Andrey Khrzhanovsky, a Russian animator known for his use of cut-out animation and films focusing on political critique, made a dangerous statement with his seminal work, “The Glass Harmonica (or Steklyannaya garmonika)” (1968) to challenge the official Disney model of Russia with an intellectual medium. As Pontieri notes: “Khrzhanovsky’s departure from the Disney style did not only constitute a refusal of traditional aesthetic choices, but also signified a rejection of the “official” style that Disney represented during the Stalin years” (148).  In graduate school, Khrzhanovsky created a permissible work, known as “There Once Lived Kozayvin” (Zhil-byl Koziavin) (1966) which was a satirical piece on the censorship of creativity and a commentary on Russian bureaucracy (Pontieri 139). However, “The Glass Harmonica” paints a bleaker picture of the issue that Trnka and Starevich addressed earlier – artistic and creative freedom.

[Figure 8: “The Glass Harmonica” – opening captions]

The film begins with a caption over an effigy of a wrist with a coin in the palm: “Although the events in this film are of a fantastic character, its authors would like to remind you of boundless greed, police terror, the isolation and brutalization of humans in modern bourgeois society” (Khrzhanovsky 1968). What follows is a complex narrative revolving around The Yellow Devil (sometimes called The Governor, depending on the translation) and his grip of a small town that has no creativity, color, and is in absolute despair. When a craftsman travels into the town square, he plays from his magical glass harmonica, an instrument that inspires creativity and good moral action; however, he is almost instantly repressed and arrested by the Yellow Devil and his officials. The craftsman’s parting gifts, broken pieces of the harmonica and a red flower, both of which are withered and dead, are picked up a young boy, who, inspired by the harmonica’s sound, travels off. Meanwhile, the Yellow Devil, initiates a state of chaos with a hypnotic trance of money, resulting in the people quarreling over coin and turning into animals; however, the grip is broken when the boy returns with glass harmonica intact and the townspeople, hearing the music, become enlightened and drive The Yellow Devil out.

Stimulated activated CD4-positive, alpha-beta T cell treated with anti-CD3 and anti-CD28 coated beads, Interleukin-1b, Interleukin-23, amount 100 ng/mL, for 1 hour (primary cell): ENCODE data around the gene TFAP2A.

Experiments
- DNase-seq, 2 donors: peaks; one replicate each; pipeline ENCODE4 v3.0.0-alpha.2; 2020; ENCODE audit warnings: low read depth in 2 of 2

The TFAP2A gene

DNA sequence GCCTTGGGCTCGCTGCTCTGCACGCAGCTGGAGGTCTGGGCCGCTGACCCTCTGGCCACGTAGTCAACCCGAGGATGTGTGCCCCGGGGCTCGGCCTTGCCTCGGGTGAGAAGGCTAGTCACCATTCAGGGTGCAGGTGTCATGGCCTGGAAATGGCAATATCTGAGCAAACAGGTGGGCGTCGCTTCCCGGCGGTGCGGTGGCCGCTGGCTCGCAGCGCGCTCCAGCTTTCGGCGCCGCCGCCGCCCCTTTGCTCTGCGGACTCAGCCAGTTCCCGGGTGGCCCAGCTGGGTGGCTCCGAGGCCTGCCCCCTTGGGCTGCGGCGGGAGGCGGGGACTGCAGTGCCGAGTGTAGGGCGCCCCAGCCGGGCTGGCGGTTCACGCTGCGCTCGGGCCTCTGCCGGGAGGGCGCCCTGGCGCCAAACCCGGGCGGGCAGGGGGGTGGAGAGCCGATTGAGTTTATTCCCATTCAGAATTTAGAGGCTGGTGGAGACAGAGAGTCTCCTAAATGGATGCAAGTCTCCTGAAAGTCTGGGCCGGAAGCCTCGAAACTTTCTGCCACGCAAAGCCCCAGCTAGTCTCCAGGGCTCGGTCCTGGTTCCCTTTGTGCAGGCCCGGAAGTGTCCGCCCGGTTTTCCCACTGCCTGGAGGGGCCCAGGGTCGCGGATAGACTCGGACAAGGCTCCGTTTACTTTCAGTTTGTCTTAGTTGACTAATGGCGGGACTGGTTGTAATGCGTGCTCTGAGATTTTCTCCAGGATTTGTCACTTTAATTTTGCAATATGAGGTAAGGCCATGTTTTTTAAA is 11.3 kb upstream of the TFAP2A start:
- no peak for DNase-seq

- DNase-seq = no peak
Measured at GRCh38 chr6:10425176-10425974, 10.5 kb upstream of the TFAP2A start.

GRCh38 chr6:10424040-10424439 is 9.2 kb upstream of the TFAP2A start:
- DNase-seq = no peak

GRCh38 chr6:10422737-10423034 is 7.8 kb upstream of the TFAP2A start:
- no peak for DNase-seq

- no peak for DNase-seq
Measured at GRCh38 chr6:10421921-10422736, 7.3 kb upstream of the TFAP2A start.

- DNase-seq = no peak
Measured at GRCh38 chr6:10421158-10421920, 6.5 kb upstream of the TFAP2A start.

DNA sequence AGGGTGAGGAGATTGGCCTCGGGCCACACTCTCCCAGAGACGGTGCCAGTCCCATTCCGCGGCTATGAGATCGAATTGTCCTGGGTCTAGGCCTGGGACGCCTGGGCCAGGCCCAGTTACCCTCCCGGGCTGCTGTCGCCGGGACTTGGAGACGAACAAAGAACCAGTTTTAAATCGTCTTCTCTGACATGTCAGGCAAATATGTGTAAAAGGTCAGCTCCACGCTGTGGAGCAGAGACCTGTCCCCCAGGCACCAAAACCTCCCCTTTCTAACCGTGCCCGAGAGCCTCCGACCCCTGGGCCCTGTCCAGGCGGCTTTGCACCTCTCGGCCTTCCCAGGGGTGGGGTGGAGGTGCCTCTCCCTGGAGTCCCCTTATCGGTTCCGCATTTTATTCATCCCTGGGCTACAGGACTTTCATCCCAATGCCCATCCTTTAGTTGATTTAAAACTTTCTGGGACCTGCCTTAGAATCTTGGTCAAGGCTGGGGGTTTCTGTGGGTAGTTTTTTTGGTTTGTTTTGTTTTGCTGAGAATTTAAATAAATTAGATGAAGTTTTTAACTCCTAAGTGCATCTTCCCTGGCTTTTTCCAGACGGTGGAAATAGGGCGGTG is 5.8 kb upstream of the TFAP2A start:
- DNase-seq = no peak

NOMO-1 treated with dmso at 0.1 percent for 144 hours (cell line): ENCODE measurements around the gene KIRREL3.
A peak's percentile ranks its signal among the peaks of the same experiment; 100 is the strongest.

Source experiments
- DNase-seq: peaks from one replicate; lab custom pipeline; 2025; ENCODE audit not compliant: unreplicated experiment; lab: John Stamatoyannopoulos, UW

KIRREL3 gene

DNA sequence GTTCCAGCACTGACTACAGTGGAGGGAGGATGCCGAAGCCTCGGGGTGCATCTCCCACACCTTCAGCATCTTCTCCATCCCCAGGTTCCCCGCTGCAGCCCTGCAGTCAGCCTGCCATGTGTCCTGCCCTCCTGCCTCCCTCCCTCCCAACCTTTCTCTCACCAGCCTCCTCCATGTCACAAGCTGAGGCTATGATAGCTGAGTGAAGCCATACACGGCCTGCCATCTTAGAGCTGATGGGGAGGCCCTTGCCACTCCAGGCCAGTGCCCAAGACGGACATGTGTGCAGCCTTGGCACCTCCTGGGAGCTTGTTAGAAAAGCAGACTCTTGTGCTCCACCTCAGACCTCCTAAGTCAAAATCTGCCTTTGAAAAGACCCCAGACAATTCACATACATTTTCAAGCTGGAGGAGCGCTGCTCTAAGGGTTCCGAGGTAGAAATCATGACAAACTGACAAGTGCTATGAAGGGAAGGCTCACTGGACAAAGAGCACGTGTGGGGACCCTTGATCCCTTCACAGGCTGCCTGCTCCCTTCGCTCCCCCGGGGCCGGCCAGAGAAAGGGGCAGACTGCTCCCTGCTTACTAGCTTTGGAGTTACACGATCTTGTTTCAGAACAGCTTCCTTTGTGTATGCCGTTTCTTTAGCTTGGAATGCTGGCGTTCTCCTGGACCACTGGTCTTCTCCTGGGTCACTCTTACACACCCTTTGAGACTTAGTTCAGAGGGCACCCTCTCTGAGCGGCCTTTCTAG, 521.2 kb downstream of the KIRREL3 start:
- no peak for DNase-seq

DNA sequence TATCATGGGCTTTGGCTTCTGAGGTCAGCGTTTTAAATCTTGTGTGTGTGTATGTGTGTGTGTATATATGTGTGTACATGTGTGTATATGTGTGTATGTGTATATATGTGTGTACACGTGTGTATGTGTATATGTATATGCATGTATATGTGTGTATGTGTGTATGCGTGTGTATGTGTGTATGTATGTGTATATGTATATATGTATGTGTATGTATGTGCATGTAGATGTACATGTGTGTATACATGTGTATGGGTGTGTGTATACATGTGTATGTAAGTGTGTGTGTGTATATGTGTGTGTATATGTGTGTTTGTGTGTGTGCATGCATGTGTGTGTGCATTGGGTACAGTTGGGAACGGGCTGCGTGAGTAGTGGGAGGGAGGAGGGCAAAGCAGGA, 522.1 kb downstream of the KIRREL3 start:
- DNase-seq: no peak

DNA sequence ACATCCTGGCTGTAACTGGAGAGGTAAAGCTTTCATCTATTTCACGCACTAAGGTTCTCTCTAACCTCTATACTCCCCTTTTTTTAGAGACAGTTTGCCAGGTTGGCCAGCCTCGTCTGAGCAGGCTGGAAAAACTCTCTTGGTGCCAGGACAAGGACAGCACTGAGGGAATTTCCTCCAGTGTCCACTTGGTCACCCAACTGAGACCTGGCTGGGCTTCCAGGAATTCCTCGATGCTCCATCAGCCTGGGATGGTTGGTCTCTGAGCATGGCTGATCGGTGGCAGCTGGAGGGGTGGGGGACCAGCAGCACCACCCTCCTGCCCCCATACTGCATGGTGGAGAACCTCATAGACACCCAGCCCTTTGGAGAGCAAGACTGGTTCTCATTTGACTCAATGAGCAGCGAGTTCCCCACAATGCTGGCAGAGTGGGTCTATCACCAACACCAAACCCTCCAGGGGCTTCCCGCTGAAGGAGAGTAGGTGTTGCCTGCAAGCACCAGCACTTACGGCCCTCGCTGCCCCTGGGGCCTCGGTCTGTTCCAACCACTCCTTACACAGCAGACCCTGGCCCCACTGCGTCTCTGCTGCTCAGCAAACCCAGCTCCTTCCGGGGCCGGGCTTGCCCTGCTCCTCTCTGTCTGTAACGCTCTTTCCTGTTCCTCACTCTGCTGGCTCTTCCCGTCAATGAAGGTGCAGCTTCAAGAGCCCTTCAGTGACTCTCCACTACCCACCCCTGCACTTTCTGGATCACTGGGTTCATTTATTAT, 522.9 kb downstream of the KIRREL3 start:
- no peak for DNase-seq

Khrzhanovsky’s supposed message, that money is the root of all evil and capitalism is despicable, is a misreading. As Pontieri believes: “… it is no longer the bureaucrat under attack, but a system that represses artistic freedom; thus, this film addresses an audience that is sensitive to the problems of the

[Figure 9: Comparison between “The Glass Harmonica” (1968) (right) and “The Son of Man” (1964” (left)]

artistic world and understands the film’s references” (148).  While Trnka alludes to Deyer’s “La Passion de Jeanne d’Arc” in terms of framing and aesthetic, Khrzhanovsky alludes to paintings; The Yellow Devil, for instance, holds an uncanny resemblance to Magritte’s “The Son of Man” (1964); thus, in an intellectual, less explicit way, Khrzhanovsky is dealing with rebellion against the state, with The Yellow Devil being the epidemy of the bourgeois that the beginning caption warned us about. We know nothing of the face behind The Yellow Devil, despite us clearly able to see him, his actions are often sporadic, mechanical, profit driven, and in the service of a machine (the state that he runs); however, The Yellow Devil also represents a dictator due to the mechanical movements he possesses, particularly in relation to the mouth (Pontieri 149). Pontieri notes that in order to elude censors, Khrzhanovsky was encouraged to emphasize the effect of money over a society as opposed to the question of the artist living in an authoritarian regime – however; to accomplish both goals, he played with subtext: